The motoring charity’s analysis of the ChargePlace Scotland public network shows that both number and usage of chargepoints is rapidly increasing across Scotland, as more people adopt electric vehicles.
Data from Scotland’s charging network, which was developed by the Scottish Government and local authorities, shows chargepoints were used almost 37,500 times in August 2017, up from the just over 26,000 times during the same month in 2016 and less than 13,000 uses in August 2015.
Meanwhile, the total number of public chargepoints available to drivers also continues to rise, with 1,133 charging stations with a total of just over 2,000 connectors – or sockets – installed in Scotland as of the end of August this year. This compares to the 870 charge points and 1,700 connectors available to Scottish EV drivers at the same time year before.
Rapid chargers make up 16 per cent of units, but were used for almost half – 49 per cent – of all charging sessions in August 2017.
However, despite the overall increase in usage, a large number of charge points in the network are still not being used at all, the data shows. Almost a quarter – 23 per cent – of charge points were not used at all during August 2017, only a fraction less than the 25 per cent that went unused the in August 2016.
Steve Gooding, director of the RAC Foundation, welcomed the findings, but said EVs would only enjoy a mass market once they became as easy to use and recharge as refuelling currently is for petrol and diesel vehicles.
“Scotland may be on the cusp of a motoring revolution, but step-changes in electric vehicle technology must be matched by equally big strides in recharging infrastructure,” said Gooding. “It is pleasing to see the use rapid chargers are getting. But the stubbornly high number of charge points that get little or no use shows that we still need to think not just about the total amount of charging infrastructure but what type it is and where it is located.”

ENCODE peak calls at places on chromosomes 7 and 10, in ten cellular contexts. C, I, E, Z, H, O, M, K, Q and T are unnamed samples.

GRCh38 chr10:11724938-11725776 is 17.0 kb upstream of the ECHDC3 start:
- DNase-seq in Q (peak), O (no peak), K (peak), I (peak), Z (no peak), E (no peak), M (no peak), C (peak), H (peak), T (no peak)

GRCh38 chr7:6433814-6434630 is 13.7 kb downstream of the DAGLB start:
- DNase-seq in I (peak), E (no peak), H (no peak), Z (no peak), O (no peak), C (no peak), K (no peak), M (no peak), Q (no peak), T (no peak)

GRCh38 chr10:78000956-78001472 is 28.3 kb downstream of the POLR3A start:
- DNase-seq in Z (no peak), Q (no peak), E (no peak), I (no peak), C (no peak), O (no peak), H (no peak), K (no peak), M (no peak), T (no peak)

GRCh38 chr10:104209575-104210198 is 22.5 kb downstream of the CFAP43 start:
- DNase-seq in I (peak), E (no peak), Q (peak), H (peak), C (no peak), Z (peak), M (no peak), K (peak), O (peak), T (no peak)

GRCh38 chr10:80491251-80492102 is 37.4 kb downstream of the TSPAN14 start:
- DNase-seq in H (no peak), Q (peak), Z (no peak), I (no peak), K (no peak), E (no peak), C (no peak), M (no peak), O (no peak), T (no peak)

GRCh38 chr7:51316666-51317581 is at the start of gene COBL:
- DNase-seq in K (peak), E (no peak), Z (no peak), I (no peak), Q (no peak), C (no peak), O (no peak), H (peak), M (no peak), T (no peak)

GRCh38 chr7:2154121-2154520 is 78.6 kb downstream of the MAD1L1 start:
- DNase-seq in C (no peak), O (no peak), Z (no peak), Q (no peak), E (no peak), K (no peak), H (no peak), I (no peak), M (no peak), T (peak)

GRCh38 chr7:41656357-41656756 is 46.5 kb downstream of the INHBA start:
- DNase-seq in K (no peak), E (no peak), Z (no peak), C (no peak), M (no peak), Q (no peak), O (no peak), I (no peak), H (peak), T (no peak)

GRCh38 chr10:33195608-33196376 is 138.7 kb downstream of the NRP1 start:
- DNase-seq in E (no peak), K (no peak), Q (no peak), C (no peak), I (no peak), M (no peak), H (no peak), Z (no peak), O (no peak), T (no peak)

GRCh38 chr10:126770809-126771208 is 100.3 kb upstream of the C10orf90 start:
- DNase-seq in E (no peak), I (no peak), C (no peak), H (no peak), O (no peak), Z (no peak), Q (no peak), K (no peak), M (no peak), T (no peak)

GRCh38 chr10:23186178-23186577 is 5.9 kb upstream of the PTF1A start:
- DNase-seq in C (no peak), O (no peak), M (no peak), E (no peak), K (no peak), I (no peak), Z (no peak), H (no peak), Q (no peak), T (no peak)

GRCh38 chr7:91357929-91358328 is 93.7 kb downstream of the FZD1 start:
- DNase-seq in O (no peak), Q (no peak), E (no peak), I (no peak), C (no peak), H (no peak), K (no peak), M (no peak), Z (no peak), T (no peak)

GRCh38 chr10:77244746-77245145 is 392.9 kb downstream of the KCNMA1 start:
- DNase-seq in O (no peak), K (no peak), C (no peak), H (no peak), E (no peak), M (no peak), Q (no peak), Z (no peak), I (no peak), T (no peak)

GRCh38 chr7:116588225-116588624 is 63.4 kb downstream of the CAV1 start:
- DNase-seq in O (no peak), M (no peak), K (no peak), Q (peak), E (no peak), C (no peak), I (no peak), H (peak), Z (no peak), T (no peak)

In related news, global consultancy Capgemini has partnered with Norwegian digital tech firm Smartly to launch a new mobile phone app which allows subscribers to access and pay for the use of EV car chargers in housing co-op networks across Norway.
The app, launched earlier this week, tracks identities of different users of the EV charge points, allowing for households in the co-ops to be accurately billed for their vehicle energy consumption and providing app users with the ability to keep track of their electricity use and pay accordingly, Capgemini said.
“We brought together our expertise in cloud native apps, digital innovation and customer experience with the Microsoft Azure cloud platform to help Smartly create an innovative app that not only provides a great user experience for Smartly’s customers, but also contributes to a greener future for Norway,” said Jens Middborg, VP at Capgemini in Norway.